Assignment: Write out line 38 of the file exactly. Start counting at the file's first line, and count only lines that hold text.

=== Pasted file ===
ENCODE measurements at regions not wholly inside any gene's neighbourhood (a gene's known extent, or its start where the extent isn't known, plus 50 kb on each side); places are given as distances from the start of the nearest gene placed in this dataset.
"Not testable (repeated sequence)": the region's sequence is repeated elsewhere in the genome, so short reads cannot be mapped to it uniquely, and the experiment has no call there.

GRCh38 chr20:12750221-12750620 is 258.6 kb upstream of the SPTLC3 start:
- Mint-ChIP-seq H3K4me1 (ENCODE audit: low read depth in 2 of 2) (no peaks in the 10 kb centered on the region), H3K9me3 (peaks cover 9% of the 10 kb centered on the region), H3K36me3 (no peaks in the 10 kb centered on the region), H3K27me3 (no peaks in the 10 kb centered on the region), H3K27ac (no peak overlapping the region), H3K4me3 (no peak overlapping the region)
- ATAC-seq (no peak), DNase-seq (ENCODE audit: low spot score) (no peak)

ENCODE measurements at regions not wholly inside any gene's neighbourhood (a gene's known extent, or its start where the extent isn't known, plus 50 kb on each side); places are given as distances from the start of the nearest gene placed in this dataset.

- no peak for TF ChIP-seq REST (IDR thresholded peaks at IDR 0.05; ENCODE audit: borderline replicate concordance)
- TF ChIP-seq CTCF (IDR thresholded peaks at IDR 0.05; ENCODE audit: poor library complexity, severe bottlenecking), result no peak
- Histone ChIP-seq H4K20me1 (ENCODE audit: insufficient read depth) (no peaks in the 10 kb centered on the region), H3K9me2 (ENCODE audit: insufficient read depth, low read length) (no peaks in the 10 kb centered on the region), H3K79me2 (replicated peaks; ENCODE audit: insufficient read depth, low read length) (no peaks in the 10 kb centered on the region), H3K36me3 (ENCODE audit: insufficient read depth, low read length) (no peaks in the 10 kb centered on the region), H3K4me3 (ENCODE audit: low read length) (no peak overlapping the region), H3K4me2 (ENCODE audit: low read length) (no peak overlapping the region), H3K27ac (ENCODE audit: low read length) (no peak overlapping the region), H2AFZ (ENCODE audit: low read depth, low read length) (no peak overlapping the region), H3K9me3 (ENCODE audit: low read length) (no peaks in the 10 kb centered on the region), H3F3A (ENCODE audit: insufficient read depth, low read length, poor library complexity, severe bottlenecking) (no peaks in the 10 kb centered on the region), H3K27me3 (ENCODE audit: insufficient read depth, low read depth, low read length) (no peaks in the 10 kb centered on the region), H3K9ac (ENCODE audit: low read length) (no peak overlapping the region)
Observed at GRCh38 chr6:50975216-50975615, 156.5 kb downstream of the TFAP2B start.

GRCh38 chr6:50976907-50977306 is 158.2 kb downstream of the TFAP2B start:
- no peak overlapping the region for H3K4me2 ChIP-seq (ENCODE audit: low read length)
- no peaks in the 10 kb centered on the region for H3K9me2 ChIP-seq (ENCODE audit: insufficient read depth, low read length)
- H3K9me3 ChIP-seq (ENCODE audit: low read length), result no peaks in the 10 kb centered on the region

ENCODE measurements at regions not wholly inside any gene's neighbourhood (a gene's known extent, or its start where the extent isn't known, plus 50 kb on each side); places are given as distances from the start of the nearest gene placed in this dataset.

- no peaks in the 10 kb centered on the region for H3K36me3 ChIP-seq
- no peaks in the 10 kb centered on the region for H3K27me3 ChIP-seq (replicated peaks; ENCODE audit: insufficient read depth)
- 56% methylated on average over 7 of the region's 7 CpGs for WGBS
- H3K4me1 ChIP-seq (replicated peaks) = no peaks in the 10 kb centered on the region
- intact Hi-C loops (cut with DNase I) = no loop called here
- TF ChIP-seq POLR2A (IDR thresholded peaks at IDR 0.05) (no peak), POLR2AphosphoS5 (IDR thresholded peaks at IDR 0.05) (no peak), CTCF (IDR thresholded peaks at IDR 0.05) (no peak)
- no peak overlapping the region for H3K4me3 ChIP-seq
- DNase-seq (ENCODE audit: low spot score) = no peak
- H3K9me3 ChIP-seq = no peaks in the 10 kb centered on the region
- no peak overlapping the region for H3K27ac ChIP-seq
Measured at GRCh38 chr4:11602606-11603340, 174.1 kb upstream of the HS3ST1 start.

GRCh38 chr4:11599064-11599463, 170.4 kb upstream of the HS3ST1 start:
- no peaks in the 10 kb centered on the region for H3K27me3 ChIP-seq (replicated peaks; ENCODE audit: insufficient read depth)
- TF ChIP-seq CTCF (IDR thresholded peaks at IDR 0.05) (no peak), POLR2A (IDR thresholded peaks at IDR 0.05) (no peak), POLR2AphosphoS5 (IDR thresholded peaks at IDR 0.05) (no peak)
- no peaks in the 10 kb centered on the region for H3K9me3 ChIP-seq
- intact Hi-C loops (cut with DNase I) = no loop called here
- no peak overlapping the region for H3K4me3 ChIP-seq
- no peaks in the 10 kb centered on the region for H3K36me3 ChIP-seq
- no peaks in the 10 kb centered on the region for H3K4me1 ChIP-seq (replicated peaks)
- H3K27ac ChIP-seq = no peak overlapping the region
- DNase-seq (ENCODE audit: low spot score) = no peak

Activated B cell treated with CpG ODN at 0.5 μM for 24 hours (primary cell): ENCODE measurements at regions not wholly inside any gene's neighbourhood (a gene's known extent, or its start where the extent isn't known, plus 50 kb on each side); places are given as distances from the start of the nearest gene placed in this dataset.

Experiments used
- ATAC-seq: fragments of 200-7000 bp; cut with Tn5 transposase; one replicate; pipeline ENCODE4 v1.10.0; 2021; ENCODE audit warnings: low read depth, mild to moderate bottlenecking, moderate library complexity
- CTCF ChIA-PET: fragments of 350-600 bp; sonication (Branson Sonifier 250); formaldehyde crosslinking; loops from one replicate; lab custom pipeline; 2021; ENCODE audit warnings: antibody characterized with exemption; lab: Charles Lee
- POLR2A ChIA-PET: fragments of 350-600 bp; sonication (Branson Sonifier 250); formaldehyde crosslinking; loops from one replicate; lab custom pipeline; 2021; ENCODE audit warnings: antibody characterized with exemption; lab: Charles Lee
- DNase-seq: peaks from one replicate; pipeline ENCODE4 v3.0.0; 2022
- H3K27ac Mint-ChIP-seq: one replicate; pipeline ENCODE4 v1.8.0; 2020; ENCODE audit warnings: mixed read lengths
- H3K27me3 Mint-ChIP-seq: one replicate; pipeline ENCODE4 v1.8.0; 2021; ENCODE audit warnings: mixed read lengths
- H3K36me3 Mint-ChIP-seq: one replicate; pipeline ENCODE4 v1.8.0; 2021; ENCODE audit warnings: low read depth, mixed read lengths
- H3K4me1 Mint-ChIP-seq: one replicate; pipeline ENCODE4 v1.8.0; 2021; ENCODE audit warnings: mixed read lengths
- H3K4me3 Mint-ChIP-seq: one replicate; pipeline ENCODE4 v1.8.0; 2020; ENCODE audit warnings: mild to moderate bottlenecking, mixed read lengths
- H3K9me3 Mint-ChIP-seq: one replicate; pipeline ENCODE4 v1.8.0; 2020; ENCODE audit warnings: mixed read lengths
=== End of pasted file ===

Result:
Experiments used